Health experts have renewed calls for Australians to get COVID-19 booster doses as infections and hospitalisations rise again.
Chief Medical Officer Paul Kelly said continuing reinfections from the Omicron variant were escaping immune responses bolstered by vaccinations.
“We are seeing reinfection, we know that Omicron, having had a previous dose of one of the other variants of COVID-19, did escape that immune protection from both a previous dose and from only two doses of vaccine,” Professor Kelly told Sky News.
“Sub-variants of Omicron BA.4 and BA.5 have now become the dominant strain in the UK [and are] growing, particularly on the east coast of Australia.”
Professor Kelly’s warning came days after University of South Australia professor of biostatistics Adrian Esterman told The New Daily that COVID deaths were slowly rising in Australia as governments wound back public health measures. He expected them to average 50 a day by the end of July.
“We’re seeing increasing case numbers, potentially a more severe disease, rising death rates, and we’ve reduced even more public health measures,” Professor Esterman said.
“If you look at the middle of April, let’s just say two months ago, we were averaging about 30 deaths a day, right? If you look at it now, it’s more like 40 deaths a day. And in a month’s time, I expect it to be 50 deaths a day.”
Victoria reported another 20 COVID deaths on Friday, while there were 14 in NSW, six in Queensland. There were four in South Australia and one each in Western Australia and Tasmania.
But Professor Kelly said while the virus’ latest variants were more transmissible, there had so far been no uptick in severity.
“We will see reinfections over the coming weeks and months, unfortunately with that one. But what we’re not seeing is a large increase in severe disease,” he said.
“That’s really due to the vaccine protection, which can be boosted with a third and fourth dose.”
Treatments and the availability of COVID-19 antivirals had also aided the response to serious cases of the virus, Professor Kelly said.
Epidemiologists have also warned of a rise in reinfection and people developing severe bouts of the disease.
Deakin University epidemiology chairwoman Catherine Bennett said the broader community would be at greater risk of infection in coming weeks.
“We are seeing what we feared might happen, particularly the convergence of a troubling flu season after having had a couple of years of respite,” she told Sky News on Thursday.
“With COVID, we’re also seeing the numbers stay high and that’s partly because Omicron now has that possibility of having reinfection in ways we haven’t seen before, particularly with these new variants.”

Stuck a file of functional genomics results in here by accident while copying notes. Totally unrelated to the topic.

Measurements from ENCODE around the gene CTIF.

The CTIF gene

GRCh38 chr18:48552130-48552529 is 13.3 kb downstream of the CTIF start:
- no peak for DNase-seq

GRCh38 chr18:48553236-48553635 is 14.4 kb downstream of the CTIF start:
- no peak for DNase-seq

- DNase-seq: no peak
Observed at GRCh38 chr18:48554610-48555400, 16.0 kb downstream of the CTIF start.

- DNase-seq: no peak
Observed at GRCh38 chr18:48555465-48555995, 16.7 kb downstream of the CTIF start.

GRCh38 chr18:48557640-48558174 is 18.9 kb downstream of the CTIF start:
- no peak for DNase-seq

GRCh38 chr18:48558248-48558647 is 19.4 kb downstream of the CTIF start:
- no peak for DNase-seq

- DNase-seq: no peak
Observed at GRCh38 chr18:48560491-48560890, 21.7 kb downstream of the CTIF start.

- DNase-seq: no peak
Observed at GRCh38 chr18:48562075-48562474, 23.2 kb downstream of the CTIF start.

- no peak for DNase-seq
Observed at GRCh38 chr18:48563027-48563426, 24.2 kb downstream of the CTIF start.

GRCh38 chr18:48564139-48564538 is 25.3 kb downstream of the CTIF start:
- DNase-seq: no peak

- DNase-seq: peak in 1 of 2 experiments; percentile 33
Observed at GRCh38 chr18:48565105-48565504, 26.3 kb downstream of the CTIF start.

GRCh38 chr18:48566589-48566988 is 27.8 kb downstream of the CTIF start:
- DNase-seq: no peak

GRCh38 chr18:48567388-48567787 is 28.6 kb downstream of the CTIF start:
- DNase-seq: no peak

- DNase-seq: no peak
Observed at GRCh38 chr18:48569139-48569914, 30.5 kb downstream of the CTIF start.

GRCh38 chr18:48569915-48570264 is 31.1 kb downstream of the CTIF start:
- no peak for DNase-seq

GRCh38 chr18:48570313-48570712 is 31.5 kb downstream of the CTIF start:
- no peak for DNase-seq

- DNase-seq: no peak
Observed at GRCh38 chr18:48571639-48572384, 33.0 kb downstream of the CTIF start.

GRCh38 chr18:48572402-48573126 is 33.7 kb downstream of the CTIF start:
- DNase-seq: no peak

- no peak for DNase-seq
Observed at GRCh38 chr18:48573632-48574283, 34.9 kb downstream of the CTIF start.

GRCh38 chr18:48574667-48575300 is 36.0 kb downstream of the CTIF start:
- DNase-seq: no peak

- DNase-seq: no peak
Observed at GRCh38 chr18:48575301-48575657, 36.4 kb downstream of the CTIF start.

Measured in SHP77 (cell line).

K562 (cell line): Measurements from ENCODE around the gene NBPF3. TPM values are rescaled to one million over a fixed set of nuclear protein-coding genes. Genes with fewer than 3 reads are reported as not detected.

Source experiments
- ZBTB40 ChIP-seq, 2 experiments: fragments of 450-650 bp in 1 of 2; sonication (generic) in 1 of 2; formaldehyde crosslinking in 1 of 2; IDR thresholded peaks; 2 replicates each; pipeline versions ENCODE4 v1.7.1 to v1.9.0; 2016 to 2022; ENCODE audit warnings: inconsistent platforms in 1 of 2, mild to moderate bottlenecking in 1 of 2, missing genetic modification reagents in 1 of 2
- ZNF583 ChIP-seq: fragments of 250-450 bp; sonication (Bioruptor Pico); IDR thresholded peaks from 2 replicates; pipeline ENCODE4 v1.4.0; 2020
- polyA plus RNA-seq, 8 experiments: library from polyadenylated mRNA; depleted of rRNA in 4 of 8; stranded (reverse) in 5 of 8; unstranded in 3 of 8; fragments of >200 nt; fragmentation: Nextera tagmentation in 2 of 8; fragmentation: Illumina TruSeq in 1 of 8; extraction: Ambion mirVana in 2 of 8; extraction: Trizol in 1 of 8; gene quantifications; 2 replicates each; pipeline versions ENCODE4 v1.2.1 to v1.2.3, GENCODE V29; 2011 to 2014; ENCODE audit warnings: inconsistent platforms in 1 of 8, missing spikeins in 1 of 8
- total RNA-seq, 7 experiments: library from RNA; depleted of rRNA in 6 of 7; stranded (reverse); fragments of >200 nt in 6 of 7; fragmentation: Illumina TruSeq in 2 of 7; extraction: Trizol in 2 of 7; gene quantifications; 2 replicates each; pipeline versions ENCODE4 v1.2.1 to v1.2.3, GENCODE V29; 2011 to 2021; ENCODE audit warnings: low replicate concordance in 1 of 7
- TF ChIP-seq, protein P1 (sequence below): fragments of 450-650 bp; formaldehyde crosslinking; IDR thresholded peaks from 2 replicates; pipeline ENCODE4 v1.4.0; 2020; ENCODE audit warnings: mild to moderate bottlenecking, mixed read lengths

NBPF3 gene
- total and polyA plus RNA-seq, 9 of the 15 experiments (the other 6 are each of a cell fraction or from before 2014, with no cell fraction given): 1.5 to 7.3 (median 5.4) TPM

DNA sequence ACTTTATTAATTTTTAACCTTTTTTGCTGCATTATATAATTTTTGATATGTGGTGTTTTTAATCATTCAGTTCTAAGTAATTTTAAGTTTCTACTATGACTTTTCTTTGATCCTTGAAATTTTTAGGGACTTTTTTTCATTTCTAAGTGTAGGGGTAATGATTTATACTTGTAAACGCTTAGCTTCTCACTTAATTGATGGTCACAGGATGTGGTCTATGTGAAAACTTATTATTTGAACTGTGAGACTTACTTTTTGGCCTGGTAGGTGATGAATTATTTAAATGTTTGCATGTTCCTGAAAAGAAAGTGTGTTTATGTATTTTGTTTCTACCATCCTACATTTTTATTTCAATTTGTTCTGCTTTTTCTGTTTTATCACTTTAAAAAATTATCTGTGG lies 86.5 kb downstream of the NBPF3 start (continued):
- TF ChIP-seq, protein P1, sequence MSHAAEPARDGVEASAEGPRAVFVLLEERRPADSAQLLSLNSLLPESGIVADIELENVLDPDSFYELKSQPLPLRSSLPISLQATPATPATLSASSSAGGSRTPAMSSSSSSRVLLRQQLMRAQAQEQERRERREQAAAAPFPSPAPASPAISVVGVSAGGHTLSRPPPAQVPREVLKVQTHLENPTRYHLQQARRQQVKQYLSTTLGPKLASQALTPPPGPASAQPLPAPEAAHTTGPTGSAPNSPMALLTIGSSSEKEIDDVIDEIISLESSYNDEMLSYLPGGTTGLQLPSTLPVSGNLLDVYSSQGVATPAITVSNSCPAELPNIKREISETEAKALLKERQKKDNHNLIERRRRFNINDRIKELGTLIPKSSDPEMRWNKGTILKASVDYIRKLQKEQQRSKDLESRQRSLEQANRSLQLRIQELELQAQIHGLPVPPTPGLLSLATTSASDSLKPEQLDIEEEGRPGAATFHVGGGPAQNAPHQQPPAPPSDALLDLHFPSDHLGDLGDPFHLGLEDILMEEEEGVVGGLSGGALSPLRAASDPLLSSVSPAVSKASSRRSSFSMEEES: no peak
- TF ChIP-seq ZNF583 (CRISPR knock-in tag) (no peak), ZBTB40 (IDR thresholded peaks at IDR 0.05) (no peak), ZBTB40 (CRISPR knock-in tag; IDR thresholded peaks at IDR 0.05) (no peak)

NSW health authorities said Omicron variants were likely to become the dominant virus strains in coming weeks. They have warned of a rise in infections even among those who have already had COVID-19.
Professor Bennett said each new variant would be more transmissible, making it more difficult for people to avoid catching the virus when out in public.
She said some of those who had received booster shots early in the rollout might have their protection from the virus starting to wane.
Across Australia, only 70 per cent of the eligible population has received booster doses.
“The message is, if you haven’t had your booster, have it,” Professor Bennett said.
“It’s really important that people get tested early and are made aware whether they’re candidates or not for antivirals, so that might help with high infection rates.”
Victoria will lift some of its restrictions at midnight on Friday, with positive cases from Saturday able to drive a member of their household to or from education or work, as long as they don’t leave their vehicle.
Mandates for third vaccine doses will also be lifted for workers in education, food distribution and quarantine settings. Vaccine policies will now be up to individual workplaces.
Queensland unveiled a similar policy on vaccine mandates on Friday. In addition, vaccines will no longer be required for visitors to residential aged care, disability accommodation and corrective service facilities from June 30.
Opposition health spokeswoman Anne Ruston said while cases were rising in parts of the country, emergency pandemic measures across states and territories should be lifted.
“Australians really are asking their premiers and their chief ministers to let them get on with their lives,” she told Sky News.
“We actually have to learn to live with this virus, and the way to learn to live with it is to allow people to make their decisions.”
Australia’s latest 24-hour COVID data
NSW: 9136 cases, 14 deaths, 1455 in hospital with 54 in ICU
Victoria: 7723 cases, 20 deaths, 412 in hospital with 27 in ICU
Queensland: 4520 cases, six deaths, 522 in hospital with seven in ICU
Tasmania: 1018 cases, one death, 47 in hospital with three in ICU
NT: 248 cases, no deaths, 13 in hospital with none in ICU
ACT: 1038 new cases, no deaths, 99 in hospital, one in ICU
Western Australia: 4749 cases, one death, 239 in hospital with eight in ICU
South Australia: 2311 cases, four deaths, 200 in hospital with 10 in ICU